By Philip Gibson, Managing Director, Reverberate PR
I sometimes think that we are our own worst enemy.
We operate in an industry facing increasing negativity. We are being challenged on climate change impact, pesticide use, soil health and biodiversity. It feels like we are under attack. Yet much of the public face of farming continues to be defensive and even confrontational – justifying why we still need access to certain pesticides or why we must be allowed to continue doing things the way we currently do them.
If, in this post-Brexit world, we want to build a strong brand for British agriculture, then we have to change our ways. Like any other successful business, we should follow the ‘two ears, one mouth’ adage and listen to customers rather than justifying why we are right, and they are wrong. We are not entitled to farm and we are not entitled to receive taxpayer funding. We are not entitled to public support and recognition for putting food on the table. The ‘thank a farmer if you ate today’ rhetoric and attitude needs to change, as does the constant desire to maintain the status quo.
The reason any of us can farm and produce food is because someone wants to buy what we’ve produced in the way we’ve produced it. We are not entitled to their custom, nor their support – we have to earn it. So, to survive, let alone flourish, we have to think and behave differently, and engage others positively. We need to build a positive brand for UK agriculture starting with a new culture and a new mindset. We need to be addressing the public’s concerns constructively. We know agriculture and the food chain operate on wafer-thin margins. We know farming is hard work, in difficult conditions, for minimal return. Yet we all choose to earn our living from this great industry. If we want to prosper in the future, we have to be agile, adaptable and market-focused. We must be able to do what our customers require of us at a price they will pay. We need to ensure we are world-leading in all we do, every single day, on every single farm. This might be new thinking for agriculture, but it’s the challenge every business faces every day.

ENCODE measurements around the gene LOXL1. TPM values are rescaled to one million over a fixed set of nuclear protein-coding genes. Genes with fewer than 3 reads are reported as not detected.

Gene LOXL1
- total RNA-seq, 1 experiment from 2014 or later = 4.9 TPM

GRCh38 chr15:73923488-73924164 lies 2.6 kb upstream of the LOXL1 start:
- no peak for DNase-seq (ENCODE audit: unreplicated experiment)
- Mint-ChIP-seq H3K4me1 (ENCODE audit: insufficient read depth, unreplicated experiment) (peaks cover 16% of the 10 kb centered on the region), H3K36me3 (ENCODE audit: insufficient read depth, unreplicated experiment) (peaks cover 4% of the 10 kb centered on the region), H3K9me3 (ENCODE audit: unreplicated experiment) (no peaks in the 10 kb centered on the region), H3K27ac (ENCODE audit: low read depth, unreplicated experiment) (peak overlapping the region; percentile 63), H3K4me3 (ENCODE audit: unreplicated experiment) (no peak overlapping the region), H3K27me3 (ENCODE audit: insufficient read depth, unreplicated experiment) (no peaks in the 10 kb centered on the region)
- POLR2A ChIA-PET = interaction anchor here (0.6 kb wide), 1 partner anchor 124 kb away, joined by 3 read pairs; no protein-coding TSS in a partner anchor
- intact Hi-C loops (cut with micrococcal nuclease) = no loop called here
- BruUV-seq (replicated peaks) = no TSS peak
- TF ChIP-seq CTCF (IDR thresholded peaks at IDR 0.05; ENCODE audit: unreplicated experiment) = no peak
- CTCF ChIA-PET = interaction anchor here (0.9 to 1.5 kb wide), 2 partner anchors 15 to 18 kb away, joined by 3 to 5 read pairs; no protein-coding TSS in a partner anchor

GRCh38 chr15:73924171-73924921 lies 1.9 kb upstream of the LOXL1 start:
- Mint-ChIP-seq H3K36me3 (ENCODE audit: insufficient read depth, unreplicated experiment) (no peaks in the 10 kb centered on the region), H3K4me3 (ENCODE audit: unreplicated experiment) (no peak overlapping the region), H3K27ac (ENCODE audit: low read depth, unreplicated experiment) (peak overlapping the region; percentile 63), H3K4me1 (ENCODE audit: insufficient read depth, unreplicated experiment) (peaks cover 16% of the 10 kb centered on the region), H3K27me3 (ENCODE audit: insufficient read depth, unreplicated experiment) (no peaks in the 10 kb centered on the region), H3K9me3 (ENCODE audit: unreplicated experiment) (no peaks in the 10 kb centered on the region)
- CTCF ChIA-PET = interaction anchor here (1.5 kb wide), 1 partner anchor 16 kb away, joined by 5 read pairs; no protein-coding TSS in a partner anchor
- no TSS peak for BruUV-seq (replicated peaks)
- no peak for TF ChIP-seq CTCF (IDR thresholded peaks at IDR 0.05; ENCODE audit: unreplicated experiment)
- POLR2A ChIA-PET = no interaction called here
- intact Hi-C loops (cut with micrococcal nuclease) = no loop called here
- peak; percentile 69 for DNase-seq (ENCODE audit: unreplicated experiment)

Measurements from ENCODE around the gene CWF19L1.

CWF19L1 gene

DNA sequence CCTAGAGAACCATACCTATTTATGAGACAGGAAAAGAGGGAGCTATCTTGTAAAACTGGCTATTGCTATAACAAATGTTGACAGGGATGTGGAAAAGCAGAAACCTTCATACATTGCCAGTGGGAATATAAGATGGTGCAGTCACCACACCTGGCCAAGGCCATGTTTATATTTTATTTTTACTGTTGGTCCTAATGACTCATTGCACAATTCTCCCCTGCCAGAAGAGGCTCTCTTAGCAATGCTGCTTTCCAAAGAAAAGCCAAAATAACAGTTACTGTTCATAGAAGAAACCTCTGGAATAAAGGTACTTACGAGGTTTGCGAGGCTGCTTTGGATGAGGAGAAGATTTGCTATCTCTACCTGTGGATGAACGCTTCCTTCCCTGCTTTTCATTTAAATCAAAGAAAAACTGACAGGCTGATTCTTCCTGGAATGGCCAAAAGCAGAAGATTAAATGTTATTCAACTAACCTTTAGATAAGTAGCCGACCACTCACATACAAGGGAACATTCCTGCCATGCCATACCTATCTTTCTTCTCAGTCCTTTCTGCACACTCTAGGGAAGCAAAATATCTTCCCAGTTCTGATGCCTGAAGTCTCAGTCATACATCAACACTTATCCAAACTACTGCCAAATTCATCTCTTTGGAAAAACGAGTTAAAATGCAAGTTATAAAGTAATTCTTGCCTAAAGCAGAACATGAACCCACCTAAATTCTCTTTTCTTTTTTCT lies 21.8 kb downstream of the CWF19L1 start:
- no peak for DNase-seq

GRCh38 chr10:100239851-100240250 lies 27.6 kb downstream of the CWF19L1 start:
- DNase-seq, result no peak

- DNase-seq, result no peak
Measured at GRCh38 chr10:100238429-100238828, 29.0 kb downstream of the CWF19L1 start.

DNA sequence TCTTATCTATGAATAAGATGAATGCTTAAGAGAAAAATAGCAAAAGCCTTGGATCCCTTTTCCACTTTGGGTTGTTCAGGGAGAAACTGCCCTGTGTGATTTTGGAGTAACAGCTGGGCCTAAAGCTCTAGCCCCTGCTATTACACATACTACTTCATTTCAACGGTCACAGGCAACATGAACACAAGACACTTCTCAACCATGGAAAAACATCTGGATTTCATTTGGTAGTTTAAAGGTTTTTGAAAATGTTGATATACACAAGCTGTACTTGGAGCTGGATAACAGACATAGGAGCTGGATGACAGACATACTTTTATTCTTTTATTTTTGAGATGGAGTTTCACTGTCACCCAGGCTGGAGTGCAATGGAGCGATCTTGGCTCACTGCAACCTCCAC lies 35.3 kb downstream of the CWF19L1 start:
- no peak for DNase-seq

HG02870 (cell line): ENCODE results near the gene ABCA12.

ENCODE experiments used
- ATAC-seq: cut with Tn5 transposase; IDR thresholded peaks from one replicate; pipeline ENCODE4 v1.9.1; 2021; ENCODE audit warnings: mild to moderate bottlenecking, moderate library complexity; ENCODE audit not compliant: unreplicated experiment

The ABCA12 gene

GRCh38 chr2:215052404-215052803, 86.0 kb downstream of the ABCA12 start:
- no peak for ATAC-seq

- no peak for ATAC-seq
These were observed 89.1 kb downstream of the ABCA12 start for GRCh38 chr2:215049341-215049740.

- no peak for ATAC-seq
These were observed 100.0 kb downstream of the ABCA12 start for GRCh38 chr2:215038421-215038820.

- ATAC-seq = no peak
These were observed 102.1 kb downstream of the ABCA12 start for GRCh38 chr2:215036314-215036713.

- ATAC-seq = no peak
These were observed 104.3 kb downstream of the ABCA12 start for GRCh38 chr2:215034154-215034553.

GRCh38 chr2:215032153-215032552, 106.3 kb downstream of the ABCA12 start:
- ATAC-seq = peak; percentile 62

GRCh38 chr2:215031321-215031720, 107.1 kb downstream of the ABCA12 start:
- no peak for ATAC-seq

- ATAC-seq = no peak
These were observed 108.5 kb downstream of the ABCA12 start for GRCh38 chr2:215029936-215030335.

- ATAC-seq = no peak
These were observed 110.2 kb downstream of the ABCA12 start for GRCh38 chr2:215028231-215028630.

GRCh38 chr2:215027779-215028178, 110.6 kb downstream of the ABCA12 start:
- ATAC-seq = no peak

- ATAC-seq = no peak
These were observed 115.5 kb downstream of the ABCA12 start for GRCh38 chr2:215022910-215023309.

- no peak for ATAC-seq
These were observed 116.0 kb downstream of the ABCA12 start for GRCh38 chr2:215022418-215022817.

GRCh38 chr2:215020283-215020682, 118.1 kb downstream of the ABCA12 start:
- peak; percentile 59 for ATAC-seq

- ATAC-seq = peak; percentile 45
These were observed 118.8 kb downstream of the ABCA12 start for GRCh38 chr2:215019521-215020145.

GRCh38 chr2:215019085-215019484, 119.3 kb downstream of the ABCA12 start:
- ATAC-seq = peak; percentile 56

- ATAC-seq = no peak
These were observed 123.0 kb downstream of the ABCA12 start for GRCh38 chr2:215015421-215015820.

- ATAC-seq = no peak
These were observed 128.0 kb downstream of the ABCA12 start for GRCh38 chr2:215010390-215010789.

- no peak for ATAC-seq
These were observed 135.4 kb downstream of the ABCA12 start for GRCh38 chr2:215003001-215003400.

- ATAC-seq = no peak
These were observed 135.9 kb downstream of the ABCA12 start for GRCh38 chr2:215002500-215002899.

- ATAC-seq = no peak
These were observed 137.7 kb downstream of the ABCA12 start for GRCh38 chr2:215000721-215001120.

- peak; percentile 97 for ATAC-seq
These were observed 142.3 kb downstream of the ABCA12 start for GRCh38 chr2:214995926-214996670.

Let’s choose to be optimistic rather than pessimistic. Let’s recognise there are fantastic opportunities ahead for British agriculture, but let’s listen to our customers, anticipate changing preferences, and proactively identify and address potential reputational threats before they surface. Let’s react to macro challenges like climate change because it is the right thing to do, not simply because we are criticised or legislated against if we don’t. And let’s promote what we do in the most engaging and positive way we can – just like any other successful brand – to build brand value and brand loyalty.
Times are changing. We can either choose to try keeping things as they are, and get left behind, or we can spend time listening to our customers, truly innovating and driving British agriculture forward. I know where I’ll be focusing my efforts.